necessary to regulate their plans of action for the ensuing year. The Board shall 
also have power, whenever they think it necessary, to appoint an Assistant Treas- 
urer, and to specify his duties and fix his compensation. 

10. The Board shall meet annually at such place as may have been appointed 
for the annual meeting of the Union, at least two days previous to such meeting, 
to hear the reports of the Executive Committee, the Treasurer, and the Auditing 
Committee, and to review with care the proceedings of the past year, the result of 
which shall be submitted to the Union. 

11. Special meetings of the Board may be called by the Executive Committee, 
whenever, in their judgment, occasion may require. A printed notice of the time, 

1850.] Appendix. 105 

place, and object or objects of such meetings, shall be sent, at least six weeks in 
anticipation, to every member of the Board. 

12. All officers appointed by the Board shall continue to discharge the duties 
asisgned to them respectively, until superseded by a new election. At all meetings 
of the Board fifteen shall be a quorum for ' 

Of the Executive Committee. 

13. The Executive Committee shall hold its meetings at such times and places 
as they may appoint. A majority of the whole number shall be a quorum for 
business. The Corresponding Secretaries and Treasurer shall not be members of 
the Committee, but they shall attend its meetings, and communicate any inform- 
ation in their possession pertaining to their respective departments, and aid the 
Committee in its deliberations. The Committee shall have power to appoint its 
own Chairman and Recording Secretary, and to fill any vacancy that may occur in 
their own number. 

14. It shall be the duty of the Executive Committee to carry into eifect all the 
orders of the Board of Managers; to designate, by advice of the Board, the places 
where missions shall be attempted, and to establish and superintend the same ; to 
appoint, instruct, and direct all the missionaries of the Board, and to fix their com- 
pensation ; to direct the Corresponding Secretaries and Treasurer in the discharge 
of their duties ; to make all appropriations to be paid out of the Treasury ; to 
appoint agents for the collection of funds, and to prescribe their duties and arrange 
their compensation ; and in general to perform all duties necessary to promote the 
object of the Union, provided the same be not contrary to this Constitution or the 
instructions of the Board of Managers. 

15. The Executive Committee shall present to the Board of Managers, at its 
annual meeting, a report containing a full account of their doings during the pre- 
ceding year; of the condition and prospects of every missionary station; of their 
plans for the enlargement or contraction of their sphere of operations ; and in 
general giving all such information as will enable the Board to decide correctly 
respecting the various subjects on which it is their duty, as the agents of the Union, 
to form or express an opinion. 

16. The Executive Committee shall have power, by a vote of two-thirds of the 
whole number, to remove, for sufficient cause, any Corresponding Secretary, Treas-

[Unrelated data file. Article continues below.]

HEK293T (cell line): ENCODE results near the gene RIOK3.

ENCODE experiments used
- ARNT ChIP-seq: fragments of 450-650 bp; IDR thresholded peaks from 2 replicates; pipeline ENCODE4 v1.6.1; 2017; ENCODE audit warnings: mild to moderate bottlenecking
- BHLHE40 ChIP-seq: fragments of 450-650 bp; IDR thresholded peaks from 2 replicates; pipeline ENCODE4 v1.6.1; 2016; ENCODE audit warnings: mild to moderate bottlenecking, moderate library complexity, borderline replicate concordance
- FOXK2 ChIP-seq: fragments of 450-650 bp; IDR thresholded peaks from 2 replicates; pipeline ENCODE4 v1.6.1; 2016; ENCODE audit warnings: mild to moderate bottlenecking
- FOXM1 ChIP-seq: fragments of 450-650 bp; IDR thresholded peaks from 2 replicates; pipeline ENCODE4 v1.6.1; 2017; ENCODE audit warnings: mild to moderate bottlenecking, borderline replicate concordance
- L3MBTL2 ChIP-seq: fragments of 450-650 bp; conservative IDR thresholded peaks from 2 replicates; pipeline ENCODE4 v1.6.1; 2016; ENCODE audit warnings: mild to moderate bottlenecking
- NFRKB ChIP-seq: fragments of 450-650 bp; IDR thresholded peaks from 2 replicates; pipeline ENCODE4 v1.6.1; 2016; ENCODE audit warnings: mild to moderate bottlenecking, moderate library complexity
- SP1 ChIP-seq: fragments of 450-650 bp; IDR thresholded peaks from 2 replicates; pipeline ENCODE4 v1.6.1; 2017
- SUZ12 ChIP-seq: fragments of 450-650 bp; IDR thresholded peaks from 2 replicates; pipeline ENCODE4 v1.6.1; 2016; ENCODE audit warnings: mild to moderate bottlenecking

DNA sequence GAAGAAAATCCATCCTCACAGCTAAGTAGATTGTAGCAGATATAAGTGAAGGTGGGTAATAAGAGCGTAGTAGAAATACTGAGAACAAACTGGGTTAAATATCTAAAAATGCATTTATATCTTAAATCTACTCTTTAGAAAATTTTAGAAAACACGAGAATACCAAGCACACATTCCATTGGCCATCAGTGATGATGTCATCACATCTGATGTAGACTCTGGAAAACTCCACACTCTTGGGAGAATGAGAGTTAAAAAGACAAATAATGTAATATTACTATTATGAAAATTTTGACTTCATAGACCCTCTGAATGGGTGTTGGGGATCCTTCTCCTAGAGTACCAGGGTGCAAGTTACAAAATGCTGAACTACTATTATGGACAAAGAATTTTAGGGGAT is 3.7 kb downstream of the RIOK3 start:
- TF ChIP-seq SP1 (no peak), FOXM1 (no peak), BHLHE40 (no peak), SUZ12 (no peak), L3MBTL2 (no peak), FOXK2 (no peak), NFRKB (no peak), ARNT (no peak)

urer, Auditing Committee, or Missionary, and to appoint others in their places , 
being always responsible for such exercise of their power to the Board of Managers. 

1 7. In case of the death or resignation of a Corresponding Sem-etary, Treasurer, 
or member of the Auditing Committee, the Executive Committee shall have power 
to supply the vacancy until the next meeting of the Board of Managers. 

Of the Corresponding Secretaries. 

18. The Corresponding Secretaries shall conduct the correspondence of the 
Board and of the Executive Committee, excepting such as shall relate to the Treas- 
urer's department, and perform such other duties as the Board or the Executive 
Committee may from time to time require. They shall preserve copies of all their 
official correspondence, which shall at all times be accessible to any member of the 
Board or of the Executive Committee. 

Of the Treasurer. 

19. It shall be the duty of the Treasurer, to take charge of all moneys and other 
property contributed to the Treasury of the Union, and to give receipts therefor; 
to keep safely all the moneys and funds of the Union, and all their evidences of 
property ; to keep fair and accurate accounts of all moneys received and expended ; 
to invest and deposit moneys, and make payments and remittances according to 
the directions of the Executive Committee ; to exhibit his books, accounts, vouchers, 
and evidences of property, whenever required, to the Board or to the Executive 
and Auditing Committees ; to make out an annual statement of receipts and pay- 
ments, and of the condition of the permanent funds and other property, for the 
information of the Board of Managers ; and to perform such other acts as may be 
necessary to the faithful discharge of the duties of his office. 

106 Appendix. [May, 

Of the Auditing Committee. 

20. The Auditing Committee shall not be members of the Executive Committee, 
but shall at any time, when requested, attend its meetings to give information 
respecting the state of the Treasury. It shall be their duty once a month to 
examine the books of the Treasurer, particularly and thoroughly, with all the 
vouchers and evidences of property thereto belonging. A certificate of the result 
of this examination shall be entered upon the books of the Treasurer, and a copy 
furnished to the Executive Committee to be entered upon their records. They 
shall also examine the annual statement of the Treasurer, and give a written cer-